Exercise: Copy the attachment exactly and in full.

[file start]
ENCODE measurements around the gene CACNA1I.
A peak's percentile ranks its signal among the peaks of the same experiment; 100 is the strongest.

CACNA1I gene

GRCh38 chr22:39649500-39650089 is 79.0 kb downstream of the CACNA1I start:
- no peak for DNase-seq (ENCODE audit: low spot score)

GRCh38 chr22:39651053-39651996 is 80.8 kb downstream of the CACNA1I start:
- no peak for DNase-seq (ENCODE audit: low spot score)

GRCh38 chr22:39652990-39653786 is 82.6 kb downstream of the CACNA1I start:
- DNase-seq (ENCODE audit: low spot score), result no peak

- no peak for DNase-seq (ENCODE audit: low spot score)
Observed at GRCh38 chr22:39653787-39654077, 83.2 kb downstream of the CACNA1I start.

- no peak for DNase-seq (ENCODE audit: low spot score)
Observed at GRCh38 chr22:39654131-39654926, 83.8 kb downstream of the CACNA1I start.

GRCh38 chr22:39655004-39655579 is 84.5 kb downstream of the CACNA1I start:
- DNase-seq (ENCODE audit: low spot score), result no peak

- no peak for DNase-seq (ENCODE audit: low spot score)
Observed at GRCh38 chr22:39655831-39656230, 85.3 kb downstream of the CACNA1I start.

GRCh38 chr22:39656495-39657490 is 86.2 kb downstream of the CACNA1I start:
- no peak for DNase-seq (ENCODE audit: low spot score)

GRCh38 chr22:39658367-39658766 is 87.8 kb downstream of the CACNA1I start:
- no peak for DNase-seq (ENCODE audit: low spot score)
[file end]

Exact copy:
ENCODE measurements around the gene CACNA1I.
A peak's percentile ranks its signal among the peaks of the same experiment; 100 is the strongest.

CACNA1I gene

GRCh38 chr22:39649500-39650089 is 79.0 kb downstream of the CACNA1I start:
- no peak for DNase-seq (ENCODE audit: low spot score)

GRCh38 chr22:39651053-39651996 is 80.8 kb downstream of the CACNA1I start:
- no peak for DNase-seq (ENCODE audit: low spot score)

GRCh38 chr22:39652990-39653786 is 82.6 kb downstream of the CACNA1I start:
- DNase-seq (ENCODE audit: low spot score), result no peak

- no peak for DNase-seq (ENCODE audit: low spot score)
Observed at GRCh38 chr22:39653787-39654077, 83.2 kb downstream of the CACNA1I start.

- no peak for DNase-seq (ENCODE audit: low spot score)
Observed at GRCh38 chr22:39654131-39654926, 83.8 kb downstream of the CACNA1I start.

GRCh38 chr22:39655004-39655579 is 84.5 kb downstream of the CACNA1I start:
- DNase-seq (ENCODE audit: low spot score), result no peak

- no peak for DNase-seq (ENCODE audit: low spot score)
Observed at GRCh38 chr22:39655831-39656230, 85.3 kb downstream of the CACNA1I start.

GRCh38 chr22:39656495-39657490 is 86.2 kb downstream of the CACNA1I start:
- no peak for DNase-seq (ENCODE audit: low spot score)

GRCh38 chr22:39658367-39658766 is 87.8 kb downstream of the CACNA1I start:
- no peak for DNase-seq (ENCODE audit: low spot score)